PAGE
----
“They told us we were young — yet we understood the enormity of it,” a Northern Irish voice intones theatrically over grainy footage of schoolgirls in plaid skirts juxtaposed with soldiers carrying heavy guns. “We understood what was at stake.” Then, the sound of a VHS player eating its tape. The footage blurs. A group of teenagers are hunched around a yellowing TV monitor, sighing. “We need to face the fact that we’ve spent the summer making something that’s really quite shite.”
The third series of Derry Girls begins rather like its first. (In the show’s opening episode, a similarly scene-setting voiceover about a young person growing up in 1990s Derry is revealed not to be a voiceover at all, but Erin’s diary being read aloud by her tactless cousin Orla.) The fundamental joke of the series has always been that these teenagers aren’t particularly interested in the enormity of the Troubles, whether they understand it or not. Being teenagers, they’re far more concerned with their grades, their peers, their sex lives and elbowing their way to the front of a Take That concert.
This is the final season of the beloved Channel 4 comedy, and there’s a pervading sense that this is the beginning of the end of these characters’ schooldays. When we last saw Erin, Orla, Claire, Michelle and James, they had just attended their prom. Now the holidays are nearly over and they’re awaiting their GCSE results with a level of anxiety that has reached the hysterical. “Passing those exams was our only chance!” Claire shouts. “We’re girls, we’re poor, we’re from Northern Ireland and we’re Catholic, for God’s sake!”
The farcical, anarchic absurdity of the sitcom remains. This episode involves a school break-in gone wrong and a road trip taken under the cover of night to dispose of the corpse of a neighbour’s pet rabbit. As with all the best character-driven sitcoms, the same comic beats return again and again, but somehow get funnier each time.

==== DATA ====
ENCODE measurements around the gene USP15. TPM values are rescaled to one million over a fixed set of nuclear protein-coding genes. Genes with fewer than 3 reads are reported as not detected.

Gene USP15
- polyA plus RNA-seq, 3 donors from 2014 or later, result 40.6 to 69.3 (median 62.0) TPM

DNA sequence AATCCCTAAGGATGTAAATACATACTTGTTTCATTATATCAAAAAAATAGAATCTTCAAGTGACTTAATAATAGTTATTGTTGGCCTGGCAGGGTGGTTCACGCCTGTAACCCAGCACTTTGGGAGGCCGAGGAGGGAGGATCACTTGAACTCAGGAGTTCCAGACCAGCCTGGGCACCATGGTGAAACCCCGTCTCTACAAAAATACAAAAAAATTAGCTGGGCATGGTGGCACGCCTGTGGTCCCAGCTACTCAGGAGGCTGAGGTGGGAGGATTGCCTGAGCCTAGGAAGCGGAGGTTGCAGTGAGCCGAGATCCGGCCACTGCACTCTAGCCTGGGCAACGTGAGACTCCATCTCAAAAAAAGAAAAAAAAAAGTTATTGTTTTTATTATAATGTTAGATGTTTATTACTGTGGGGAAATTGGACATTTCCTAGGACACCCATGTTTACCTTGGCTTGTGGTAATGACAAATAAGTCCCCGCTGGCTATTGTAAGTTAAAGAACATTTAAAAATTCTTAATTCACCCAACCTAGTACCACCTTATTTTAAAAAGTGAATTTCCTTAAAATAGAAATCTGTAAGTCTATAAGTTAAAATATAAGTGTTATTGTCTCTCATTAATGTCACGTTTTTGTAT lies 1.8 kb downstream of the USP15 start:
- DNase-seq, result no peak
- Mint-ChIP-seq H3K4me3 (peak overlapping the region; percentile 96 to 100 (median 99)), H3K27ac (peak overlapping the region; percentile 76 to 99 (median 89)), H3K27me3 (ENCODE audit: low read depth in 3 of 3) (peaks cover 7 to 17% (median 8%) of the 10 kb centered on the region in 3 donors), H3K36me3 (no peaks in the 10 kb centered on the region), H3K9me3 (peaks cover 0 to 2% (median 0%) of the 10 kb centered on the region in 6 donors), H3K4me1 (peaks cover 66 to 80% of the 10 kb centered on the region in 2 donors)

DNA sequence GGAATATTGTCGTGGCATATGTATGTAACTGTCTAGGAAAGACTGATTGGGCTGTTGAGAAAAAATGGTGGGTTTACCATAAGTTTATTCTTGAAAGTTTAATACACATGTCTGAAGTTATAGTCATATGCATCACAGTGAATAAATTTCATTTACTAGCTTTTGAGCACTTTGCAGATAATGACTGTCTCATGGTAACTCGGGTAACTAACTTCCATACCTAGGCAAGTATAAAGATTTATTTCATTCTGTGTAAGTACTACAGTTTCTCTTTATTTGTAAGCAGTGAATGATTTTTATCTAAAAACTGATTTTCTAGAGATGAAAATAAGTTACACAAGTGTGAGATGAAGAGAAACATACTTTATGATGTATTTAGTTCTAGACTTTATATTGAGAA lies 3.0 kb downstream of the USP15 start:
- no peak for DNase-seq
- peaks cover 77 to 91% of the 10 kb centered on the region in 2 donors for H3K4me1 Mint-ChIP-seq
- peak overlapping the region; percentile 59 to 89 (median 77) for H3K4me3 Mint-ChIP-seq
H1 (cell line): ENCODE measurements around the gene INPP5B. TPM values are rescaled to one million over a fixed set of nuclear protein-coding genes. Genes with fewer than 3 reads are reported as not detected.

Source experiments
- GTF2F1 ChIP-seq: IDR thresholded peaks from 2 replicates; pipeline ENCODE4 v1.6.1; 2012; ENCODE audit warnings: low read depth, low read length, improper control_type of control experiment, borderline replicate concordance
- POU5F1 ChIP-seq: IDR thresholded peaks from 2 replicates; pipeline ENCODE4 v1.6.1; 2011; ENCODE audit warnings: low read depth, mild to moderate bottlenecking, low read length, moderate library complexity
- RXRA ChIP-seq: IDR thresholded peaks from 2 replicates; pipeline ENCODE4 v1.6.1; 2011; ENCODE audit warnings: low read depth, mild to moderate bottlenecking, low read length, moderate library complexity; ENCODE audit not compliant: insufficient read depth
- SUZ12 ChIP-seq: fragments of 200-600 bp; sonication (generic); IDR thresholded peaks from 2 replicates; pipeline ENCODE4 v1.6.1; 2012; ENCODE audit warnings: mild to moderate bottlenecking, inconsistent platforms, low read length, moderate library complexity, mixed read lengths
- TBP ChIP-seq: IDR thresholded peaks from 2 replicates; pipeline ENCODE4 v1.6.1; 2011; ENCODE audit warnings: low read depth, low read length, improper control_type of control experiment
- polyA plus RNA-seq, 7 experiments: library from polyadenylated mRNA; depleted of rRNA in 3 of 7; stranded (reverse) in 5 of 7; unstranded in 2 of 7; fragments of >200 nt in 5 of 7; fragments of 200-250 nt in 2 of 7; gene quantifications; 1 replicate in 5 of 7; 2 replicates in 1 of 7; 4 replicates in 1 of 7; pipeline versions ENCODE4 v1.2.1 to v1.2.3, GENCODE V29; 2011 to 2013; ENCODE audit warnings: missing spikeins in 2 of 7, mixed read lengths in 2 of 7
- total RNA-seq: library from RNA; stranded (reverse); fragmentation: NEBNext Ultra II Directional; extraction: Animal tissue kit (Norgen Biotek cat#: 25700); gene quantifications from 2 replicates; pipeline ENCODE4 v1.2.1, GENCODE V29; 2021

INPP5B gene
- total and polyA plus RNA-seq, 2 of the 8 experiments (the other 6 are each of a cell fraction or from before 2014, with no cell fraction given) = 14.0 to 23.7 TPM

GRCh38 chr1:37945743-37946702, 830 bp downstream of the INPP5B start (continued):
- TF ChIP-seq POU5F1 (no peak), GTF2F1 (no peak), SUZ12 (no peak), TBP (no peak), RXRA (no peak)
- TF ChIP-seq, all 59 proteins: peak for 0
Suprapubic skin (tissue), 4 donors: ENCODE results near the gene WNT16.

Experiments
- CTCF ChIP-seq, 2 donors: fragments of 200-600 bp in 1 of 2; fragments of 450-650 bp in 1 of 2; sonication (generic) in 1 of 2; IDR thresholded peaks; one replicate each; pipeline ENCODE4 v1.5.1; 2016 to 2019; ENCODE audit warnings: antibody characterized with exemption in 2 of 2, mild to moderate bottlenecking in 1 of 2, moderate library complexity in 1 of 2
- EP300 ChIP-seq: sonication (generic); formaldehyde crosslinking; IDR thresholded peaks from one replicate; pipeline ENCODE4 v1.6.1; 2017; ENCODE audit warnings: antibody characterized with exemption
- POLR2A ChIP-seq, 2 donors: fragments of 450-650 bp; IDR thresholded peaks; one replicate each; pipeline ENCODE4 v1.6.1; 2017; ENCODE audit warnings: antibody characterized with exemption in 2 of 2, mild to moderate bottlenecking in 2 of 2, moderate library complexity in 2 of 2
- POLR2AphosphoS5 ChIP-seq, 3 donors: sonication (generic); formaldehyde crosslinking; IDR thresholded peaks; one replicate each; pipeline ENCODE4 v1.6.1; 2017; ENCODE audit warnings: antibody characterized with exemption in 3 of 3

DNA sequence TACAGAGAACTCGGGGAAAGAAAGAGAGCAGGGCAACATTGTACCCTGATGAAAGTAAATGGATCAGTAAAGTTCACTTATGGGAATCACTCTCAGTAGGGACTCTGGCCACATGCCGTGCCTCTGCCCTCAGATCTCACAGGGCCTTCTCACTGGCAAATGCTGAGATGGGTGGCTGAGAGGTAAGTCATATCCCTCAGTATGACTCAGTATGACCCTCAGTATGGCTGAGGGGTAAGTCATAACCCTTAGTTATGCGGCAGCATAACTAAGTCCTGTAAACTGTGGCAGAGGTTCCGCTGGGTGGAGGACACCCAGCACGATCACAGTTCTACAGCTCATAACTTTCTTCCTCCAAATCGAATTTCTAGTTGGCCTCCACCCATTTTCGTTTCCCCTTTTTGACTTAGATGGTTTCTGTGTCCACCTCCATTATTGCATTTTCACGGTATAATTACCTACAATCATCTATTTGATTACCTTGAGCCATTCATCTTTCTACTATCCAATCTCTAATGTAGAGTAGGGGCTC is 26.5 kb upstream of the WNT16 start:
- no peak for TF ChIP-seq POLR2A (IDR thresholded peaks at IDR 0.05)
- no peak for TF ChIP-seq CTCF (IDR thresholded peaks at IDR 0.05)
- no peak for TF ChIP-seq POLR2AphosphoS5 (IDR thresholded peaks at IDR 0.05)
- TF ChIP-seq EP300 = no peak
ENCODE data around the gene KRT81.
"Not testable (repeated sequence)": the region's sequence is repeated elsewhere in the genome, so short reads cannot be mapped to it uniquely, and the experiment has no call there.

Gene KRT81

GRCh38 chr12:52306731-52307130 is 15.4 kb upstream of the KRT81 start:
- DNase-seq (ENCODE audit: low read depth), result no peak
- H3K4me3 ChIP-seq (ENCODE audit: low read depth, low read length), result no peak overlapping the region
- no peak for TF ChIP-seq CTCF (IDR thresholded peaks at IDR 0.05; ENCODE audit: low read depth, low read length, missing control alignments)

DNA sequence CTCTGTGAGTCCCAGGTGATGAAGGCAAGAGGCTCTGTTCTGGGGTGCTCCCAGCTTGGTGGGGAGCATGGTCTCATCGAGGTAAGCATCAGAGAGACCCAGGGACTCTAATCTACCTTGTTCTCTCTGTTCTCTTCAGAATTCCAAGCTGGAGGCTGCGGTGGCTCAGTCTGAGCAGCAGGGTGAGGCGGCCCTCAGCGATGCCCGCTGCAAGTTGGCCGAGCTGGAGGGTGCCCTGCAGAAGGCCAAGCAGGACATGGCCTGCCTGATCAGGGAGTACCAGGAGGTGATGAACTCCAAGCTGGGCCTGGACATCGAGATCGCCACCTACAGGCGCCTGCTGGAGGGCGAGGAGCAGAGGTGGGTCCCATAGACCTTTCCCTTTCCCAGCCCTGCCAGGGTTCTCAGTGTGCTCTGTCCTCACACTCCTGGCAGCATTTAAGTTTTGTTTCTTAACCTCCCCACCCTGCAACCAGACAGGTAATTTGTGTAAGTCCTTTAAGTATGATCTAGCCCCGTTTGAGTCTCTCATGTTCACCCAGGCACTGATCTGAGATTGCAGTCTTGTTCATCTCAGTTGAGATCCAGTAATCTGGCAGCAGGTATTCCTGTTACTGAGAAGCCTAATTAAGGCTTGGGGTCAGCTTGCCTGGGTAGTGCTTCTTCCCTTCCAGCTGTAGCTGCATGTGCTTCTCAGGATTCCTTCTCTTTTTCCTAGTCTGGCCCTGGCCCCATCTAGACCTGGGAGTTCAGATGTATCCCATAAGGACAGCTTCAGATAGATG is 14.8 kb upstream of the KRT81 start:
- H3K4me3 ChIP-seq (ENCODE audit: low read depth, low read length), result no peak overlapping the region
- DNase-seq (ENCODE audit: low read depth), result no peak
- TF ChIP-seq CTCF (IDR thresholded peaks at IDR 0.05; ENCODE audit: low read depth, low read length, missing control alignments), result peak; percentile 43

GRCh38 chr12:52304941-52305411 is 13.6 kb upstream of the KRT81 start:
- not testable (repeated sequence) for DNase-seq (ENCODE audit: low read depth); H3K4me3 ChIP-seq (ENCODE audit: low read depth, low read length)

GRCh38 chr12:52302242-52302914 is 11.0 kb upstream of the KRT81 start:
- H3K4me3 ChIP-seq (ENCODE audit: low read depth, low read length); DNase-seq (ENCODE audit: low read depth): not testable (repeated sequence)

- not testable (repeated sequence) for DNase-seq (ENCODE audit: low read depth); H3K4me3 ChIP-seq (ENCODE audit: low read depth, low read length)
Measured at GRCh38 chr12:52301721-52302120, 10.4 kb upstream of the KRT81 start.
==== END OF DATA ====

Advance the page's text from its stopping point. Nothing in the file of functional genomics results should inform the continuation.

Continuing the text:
Erin is still as arrogant and insecure as ever: Saoirse-Monica Jackson gives an all-timer of a comic performance, her elastic face stretched out in haughtiness one second, then crumpling in on itself with embarrassment the next (in Erin’s most awkward moments, her chin fully retracts into her neck). Nichola Coughlan’s Claire vibrates with almost-repressed rage and fear. These two are particularly compelling when set against each other. “You’ve dragged me down to your level” Claire spits. “Your stupidity has finally rubbed off on me! I was a scholar before I met you, Erin, a scholar!”
“You were three!” Erin shoots back.
Louisa Harland’s Orla remains charmingly spacey, Jamie-Lee O’Donnell is particularly charismatic as the impulsive and foul-mouthed Michelle. The supporting cast of Erin and Orla’s extended family continue to provide some of the funniest moments in the show, along with Siobhán McSweeney’s dryly sarcastic Sister Michael: “I’d say our Lord is up there now, looking down on the world, thinking: the floods and the famine can wait, for there is a child in Derry who needs me to magically alter the contents of an envelope.”
The series’ nostalgic magic lies in the specificity with which it captures its characters in their time and place. And so creator Lisa McGee’s decision to bring it to an end after three seasons and 18 episodes feels right. But as with many of the great British sitcoms of the 21st century, it seems certain that Derry Girls — like a grainy old VHS tape rewound and replayed — will be watched and rewatched long after it has finished.